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Sardinia. A Happy Island to Discover from Mountains to Sea

L. A. (July 21, 2011)
Sardinia was represented at this year’s Fancy Food Show by 10 companies offering unique, high quality products. Accompanying industry representatives was Mariano Contu, commissioner of agriculture and agricultural-farming reform for the region of Sardinia, who we interviewed.

Commissioner, how is the first Fancy Food Show in Washington going?
I was pleasantly surprised by the turn out with respect to other shows. I found that a large number of attendees were driven by special attention to and careful research on the products presented.

What has Sardinia brought this year?
Ten companies as compared with 18 companies that we brought to San Francisco. Of course this decline is an indication of the current crisis that still persists despite administrative support and cutting costs. These companies have high yearly sales figures and it affects small artisanal producers offering niche products.


I noticed many more young people in your booths. Are we are
witnessing a generational shift? How has this affected the industry?
They are mostly the children of the companies’ founders since many of these businesses were started in the 1950s and so they have a long history. These young people, with a broader cultural education than their parents, bring an added value to these companies. The generation gap has led to the transformation of commercial culture. We have moved from commercial marketing to product marketing in which the producers make sure, first and foremost, to have an actual market on which to sell their products. In this way, every product has a value relative to the sales counter which will introduce it to the market.
Would you say that Sardinia is getting more well-known in the U.S. thanks to several initiatives over the past few years?
Yes, Sardinia is steadily gaining importance in the United States. Previously this region was generally misunderstood. Sometimes even certain locations within Sardinia were presented as images of other tourist destinations. Today, however, increased attention from the administration has made it possible to create a true “brand Sardinia.” The region’s government has directly overseen the process of promotion.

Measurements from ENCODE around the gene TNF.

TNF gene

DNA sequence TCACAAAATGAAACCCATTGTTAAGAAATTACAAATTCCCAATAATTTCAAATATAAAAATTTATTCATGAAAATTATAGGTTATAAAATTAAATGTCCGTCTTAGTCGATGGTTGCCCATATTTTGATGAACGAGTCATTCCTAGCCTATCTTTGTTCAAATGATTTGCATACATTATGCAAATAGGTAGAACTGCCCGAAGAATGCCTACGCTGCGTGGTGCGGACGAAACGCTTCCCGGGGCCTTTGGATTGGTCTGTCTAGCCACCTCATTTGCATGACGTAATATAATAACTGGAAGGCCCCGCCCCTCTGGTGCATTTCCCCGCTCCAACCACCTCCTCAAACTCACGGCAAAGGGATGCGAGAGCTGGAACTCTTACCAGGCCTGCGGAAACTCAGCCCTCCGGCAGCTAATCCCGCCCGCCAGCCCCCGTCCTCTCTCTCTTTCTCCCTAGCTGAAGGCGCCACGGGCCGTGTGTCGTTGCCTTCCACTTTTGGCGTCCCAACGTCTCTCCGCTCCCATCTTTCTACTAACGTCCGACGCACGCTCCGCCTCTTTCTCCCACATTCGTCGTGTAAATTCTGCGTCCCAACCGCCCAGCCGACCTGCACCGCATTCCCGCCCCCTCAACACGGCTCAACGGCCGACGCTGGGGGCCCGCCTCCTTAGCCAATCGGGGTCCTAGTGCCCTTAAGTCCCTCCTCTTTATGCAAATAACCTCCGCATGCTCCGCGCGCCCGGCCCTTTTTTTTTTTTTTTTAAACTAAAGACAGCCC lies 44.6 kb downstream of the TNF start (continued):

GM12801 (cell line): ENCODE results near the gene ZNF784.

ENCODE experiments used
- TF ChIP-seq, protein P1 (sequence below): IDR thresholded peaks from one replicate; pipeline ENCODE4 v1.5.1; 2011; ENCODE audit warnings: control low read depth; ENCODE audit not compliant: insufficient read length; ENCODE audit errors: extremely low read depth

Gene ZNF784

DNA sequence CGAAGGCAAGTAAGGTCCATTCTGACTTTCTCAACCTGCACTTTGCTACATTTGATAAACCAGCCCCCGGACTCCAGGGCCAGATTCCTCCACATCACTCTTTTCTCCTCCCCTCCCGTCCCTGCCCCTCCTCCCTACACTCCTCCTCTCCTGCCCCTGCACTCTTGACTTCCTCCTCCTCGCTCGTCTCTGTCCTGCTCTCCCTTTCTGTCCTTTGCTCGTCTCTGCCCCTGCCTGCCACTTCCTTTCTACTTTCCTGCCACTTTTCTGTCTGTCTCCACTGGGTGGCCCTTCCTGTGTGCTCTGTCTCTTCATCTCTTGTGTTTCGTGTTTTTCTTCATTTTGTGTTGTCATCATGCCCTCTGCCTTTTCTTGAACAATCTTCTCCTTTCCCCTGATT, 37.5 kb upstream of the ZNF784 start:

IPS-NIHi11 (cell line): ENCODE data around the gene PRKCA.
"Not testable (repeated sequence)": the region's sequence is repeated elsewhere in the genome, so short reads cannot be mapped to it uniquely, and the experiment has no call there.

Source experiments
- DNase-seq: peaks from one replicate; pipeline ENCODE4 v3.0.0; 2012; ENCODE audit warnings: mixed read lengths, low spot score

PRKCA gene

I manage the agro-food industry, my colleague manages the tourism industry, and we often collaborate. It’s a way of lobbying and promotion that’s more Anglo-Saxon than Mediterranean. We are trying to create images, films, and tag lines that can capture the consumer’s imagination in a subliminal way. The agro-food industry should become a paradise that can only produce exceptional fruit. And so the image of the landscape is then transferred onto the food product itself, as the consumer inevitably associates the quality of the product with the beauty and richness of the land that produces it. One believes less in the “bounty of a product” if there isn’t a connection to and a recognition of the bounty of the place as well. The integrity of the environment becomes essential because no one can expect to find high quality products from a poor environment that’s not protected, not valued, and without history.
One region stands out: Tuscany. For years it is has been forefront in American consumer’s imagination.
Tuscany has made agriculture its heritage and its economy. The flavors of Siena and Chianti are clear examples of this, and in America whoever buys this wine naturally imagines the Tuscan hills. I would like for Sardinia to learn how to take advantage of its landscapes just as successfully: this region far surpasses places like the Caribbean or Florida in terms of its clear water, brilliant colors, reefs, coral beaches, and in addition to its mountains and its multi-faceted ancient culture.

And so culture and quality to promote the products of Sardinia?
Yes, quality based on the essential, basic components – prime materials that that only our island can produce specifically because of its morphology and its unique climate. It benefits from the Mediterranean as well as from a microclimate that is temperate all year round.
Throughout the centuries and over millennia a number of special, native products were born such as wine, wheat (which allows you to bake bread in a particular way), and millennial olive groves that provide excellent oil. And to that add meat and the production of cheeses and dairy products. Ours is a happy island that we continue to appreciate and value, and we will make it even more well-known through food and wine tourism which is perfectly suited to an island as special as Sardinia.